f(x) = x^3 + x Derive the inverse of f(x) f^-1(x)
I suspect that you have misunderstood the problem. To find the inverse of `y=x^3+x` you would exchange x and y and then solve for y; so solve `y^3+y=x` for y in terms of x. One way involves a substitution using the hyperbolic sin (sinh).
The solution (from an online calculator) is:
I suspect you were actually asked to find something like the value of `(f^(-1))'(2)` (find the derivative of the inverse function at a given point.) This you can do without calculating the inverse of the function using the derivative of an inverse function theorem from calculus.
If f is differentiable on some interval and f is invertible with inverse function g, then `g'(x)=1/(f'(g(x)))`
To find `(f^(-1))'(2)` we get `(f^(-1))'(2)=1/(f'(f^(-1)(2)))`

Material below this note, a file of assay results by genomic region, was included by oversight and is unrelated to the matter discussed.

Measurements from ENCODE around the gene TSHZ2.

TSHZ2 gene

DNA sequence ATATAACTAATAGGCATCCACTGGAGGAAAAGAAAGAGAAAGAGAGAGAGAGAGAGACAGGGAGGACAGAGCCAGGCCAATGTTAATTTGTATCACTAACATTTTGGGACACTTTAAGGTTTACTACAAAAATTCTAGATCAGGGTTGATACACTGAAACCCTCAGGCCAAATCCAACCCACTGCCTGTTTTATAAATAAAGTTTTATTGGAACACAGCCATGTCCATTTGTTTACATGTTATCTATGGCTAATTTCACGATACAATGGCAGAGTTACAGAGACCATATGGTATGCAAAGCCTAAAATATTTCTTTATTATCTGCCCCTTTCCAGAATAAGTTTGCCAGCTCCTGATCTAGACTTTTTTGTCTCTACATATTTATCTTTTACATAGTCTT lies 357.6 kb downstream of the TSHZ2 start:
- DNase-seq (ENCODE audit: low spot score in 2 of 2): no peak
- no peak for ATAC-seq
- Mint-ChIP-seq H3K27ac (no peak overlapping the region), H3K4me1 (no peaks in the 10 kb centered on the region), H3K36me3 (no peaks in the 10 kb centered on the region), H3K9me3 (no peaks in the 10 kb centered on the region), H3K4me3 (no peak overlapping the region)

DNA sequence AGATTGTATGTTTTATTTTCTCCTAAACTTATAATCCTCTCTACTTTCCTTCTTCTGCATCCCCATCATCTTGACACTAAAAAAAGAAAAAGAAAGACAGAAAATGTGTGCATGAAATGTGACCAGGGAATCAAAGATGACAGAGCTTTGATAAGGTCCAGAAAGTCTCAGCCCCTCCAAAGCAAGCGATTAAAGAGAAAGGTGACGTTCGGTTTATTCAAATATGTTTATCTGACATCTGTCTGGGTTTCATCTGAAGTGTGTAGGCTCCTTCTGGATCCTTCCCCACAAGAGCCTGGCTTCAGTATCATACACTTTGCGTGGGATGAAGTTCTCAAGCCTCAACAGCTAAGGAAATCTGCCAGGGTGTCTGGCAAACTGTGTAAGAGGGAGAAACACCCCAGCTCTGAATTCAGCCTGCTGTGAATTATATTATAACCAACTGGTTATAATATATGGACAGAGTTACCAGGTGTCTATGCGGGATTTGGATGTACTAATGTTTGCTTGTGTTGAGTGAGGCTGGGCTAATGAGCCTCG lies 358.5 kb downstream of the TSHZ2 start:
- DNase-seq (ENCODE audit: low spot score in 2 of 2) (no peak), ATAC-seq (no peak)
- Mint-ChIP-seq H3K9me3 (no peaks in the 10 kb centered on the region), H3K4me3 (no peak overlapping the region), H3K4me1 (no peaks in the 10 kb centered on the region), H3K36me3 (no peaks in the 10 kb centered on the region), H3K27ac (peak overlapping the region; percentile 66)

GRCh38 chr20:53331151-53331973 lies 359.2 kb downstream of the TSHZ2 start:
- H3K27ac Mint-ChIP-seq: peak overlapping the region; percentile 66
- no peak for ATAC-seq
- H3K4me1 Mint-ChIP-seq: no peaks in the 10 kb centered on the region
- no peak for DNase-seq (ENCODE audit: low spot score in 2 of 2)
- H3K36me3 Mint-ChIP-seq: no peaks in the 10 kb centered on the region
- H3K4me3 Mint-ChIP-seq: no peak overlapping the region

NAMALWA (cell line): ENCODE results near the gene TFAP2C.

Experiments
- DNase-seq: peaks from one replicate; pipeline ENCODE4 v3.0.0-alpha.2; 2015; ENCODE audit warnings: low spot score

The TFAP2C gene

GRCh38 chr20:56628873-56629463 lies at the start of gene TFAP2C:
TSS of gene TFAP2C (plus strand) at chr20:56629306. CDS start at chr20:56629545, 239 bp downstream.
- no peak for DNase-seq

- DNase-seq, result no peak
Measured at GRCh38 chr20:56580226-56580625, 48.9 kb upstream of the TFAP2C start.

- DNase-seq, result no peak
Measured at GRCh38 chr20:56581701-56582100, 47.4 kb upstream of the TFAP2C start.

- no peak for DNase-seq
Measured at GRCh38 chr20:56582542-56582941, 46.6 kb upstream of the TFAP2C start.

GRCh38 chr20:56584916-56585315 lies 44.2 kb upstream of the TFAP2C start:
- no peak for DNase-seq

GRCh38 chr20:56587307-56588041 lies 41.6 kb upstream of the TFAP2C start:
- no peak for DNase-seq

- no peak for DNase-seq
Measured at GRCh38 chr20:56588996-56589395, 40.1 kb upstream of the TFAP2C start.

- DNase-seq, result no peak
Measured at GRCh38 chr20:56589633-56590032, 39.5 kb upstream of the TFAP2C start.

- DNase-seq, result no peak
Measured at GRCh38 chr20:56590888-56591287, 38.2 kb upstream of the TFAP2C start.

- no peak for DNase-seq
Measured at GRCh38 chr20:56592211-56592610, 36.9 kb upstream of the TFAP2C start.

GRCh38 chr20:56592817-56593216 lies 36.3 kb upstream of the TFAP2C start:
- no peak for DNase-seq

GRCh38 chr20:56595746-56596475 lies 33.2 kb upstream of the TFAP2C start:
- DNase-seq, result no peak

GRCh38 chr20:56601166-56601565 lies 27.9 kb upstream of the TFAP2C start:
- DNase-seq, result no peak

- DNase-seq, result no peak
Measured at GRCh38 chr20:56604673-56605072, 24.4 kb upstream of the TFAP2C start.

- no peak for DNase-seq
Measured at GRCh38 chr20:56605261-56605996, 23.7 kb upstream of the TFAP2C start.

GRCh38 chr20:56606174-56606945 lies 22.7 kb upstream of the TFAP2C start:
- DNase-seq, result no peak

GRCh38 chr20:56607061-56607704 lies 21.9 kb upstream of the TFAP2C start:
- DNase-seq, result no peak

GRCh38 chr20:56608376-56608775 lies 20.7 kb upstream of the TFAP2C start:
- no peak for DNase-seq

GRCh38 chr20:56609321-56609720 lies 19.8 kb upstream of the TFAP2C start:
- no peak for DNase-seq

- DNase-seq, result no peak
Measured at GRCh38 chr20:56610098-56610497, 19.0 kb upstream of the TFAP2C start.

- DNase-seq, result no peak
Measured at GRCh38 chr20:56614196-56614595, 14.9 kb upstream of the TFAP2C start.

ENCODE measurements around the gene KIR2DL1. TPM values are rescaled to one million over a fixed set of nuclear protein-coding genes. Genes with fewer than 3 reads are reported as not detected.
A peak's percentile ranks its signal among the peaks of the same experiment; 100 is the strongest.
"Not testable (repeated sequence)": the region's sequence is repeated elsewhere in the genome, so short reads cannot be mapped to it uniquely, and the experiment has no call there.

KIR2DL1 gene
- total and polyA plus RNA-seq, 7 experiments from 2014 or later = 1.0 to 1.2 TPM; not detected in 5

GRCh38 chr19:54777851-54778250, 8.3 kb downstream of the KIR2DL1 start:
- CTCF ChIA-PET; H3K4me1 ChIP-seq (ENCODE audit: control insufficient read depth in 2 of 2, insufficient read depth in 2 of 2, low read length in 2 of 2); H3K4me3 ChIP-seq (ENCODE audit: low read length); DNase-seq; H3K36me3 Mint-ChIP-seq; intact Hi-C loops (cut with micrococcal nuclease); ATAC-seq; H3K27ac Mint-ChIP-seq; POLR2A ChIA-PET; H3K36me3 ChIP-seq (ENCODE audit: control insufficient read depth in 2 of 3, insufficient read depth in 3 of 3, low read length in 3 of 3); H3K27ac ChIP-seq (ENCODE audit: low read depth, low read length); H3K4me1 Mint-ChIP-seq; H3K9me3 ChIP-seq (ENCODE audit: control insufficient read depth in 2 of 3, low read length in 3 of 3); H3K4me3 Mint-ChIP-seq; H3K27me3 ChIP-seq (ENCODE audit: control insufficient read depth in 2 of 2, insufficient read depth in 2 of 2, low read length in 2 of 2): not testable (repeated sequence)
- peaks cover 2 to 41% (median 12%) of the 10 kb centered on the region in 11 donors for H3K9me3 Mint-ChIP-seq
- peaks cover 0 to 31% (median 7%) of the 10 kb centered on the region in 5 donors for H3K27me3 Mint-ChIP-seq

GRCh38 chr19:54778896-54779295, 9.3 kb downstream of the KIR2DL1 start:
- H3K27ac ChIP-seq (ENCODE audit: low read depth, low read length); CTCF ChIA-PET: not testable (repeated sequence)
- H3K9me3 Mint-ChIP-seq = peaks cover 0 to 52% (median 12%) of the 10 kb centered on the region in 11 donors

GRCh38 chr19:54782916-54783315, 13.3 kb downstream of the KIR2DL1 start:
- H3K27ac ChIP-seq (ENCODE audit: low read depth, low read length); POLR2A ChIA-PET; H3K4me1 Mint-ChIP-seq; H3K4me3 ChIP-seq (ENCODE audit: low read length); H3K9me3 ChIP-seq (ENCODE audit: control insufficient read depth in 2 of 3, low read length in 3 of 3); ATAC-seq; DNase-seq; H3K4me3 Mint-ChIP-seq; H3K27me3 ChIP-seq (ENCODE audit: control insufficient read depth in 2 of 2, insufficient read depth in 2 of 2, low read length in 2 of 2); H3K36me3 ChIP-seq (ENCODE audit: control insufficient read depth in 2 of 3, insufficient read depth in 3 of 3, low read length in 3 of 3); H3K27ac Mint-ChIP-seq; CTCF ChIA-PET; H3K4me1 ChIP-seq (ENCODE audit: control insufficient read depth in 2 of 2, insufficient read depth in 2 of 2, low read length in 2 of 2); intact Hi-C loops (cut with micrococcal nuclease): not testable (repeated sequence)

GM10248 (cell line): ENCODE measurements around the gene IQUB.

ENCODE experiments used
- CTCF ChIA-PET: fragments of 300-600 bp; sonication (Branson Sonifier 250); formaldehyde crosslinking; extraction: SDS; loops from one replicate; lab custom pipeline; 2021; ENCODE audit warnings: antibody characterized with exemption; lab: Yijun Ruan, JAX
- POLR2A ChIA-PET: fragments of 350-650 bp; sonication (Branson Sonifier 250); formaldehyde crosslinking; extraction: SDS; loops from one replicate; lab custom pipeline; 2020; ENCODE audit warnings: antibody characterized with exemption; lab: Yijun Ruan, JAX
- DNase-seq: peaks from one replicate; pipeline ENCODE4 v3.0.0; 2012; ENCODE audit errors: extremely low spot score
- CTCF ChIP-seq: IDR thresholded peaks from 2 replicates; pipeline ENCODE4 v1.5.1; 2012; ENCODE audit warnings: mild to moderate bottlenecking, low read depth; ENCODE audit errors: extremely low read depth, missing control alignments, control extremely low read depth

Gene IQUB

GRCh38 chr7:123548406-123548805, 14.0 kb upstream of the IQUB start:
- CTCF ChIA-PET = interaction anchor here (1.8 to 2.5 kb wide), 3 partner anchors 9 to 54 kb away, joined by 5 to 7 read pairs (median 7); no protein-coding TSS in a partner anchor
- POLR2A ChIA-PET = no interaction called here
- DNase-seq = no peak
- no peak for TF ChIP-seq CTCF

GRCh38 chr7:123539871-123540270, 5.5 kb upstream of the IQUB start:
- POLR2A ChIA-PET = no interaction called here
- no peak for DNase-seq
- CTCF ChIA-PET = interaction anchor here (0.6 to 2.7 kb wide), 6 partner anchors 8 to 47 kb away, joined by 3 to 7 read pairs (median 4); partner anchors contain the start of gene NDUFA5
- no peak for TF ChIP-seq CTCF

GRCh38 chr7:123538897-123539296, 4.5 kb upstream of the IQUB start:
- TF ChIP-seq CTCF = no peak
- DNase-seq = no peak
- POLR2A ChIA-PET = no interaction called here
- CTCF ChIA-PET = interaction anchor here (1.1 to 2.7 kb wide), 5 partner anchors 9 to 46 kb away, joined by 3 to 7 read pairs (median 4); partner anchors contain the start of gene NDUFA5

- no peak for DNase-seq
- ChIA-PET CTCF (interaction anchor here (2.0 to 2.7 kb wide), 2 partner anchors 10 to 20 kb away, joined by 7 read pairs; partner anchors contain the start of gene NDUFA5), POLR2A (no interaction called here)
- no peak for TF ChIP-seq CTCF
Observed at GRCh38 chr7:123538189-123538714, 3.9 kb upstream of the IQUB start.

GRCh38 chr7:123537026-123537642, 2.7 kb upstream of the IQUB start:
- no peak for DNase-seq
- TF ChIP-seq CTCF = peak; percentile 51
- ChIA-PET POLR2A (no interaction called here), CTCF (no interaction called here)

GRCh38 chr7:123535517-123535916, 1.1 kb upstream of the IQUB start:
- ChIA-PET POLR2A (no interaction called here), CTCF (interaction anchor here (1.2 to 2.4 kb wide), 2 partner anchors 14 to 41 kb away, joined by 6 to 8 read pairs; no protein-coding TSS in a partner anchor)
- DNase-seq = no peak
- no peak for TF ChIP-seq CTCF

Since f(1)=2, we know that `g(2)=f^(-1)(2)=1` so we get
`f'(x)=3x^2+1==>f'(x)=4` so finally
** The solution above is incorrect. It is easily checked by graphing: the graph of the inverse is a reflection of the function over the line y=x.
Further, `f'(x)*(f^(-1))'(x) !=1` in general. (Try `y=x^2, x>=0` and its inverse `y=sqrt(x)` . However, if (a,b) is on f and (b,a) is on its inverse, then the slope of the tangent line on f at a is the reciprocal of teh slope of the tangent line at b on the inverse.
You should use the following relation between derivative of a function and its inverse, such that:
`f'(x)*(f^(-1)(x))' = 1`
Hence, you may find `(f^(-1)(x))'` dividing the equation above by `f'(x),` such that:
`(f^(-1)(x))' = 1/(f'(x))`
You need to differentiate the function `f(x)` with respect to `x` , such that:
`f'(x) = (x^3+x)' => f'(x) = 3x^2 + 1`
`(f^(-1)(x))' = 1/(3x^2 + 1)`
Hence, evaluating the derivative of the inverse function yields `(f^(-1)(x))' = 1/(3x^2 + 1).`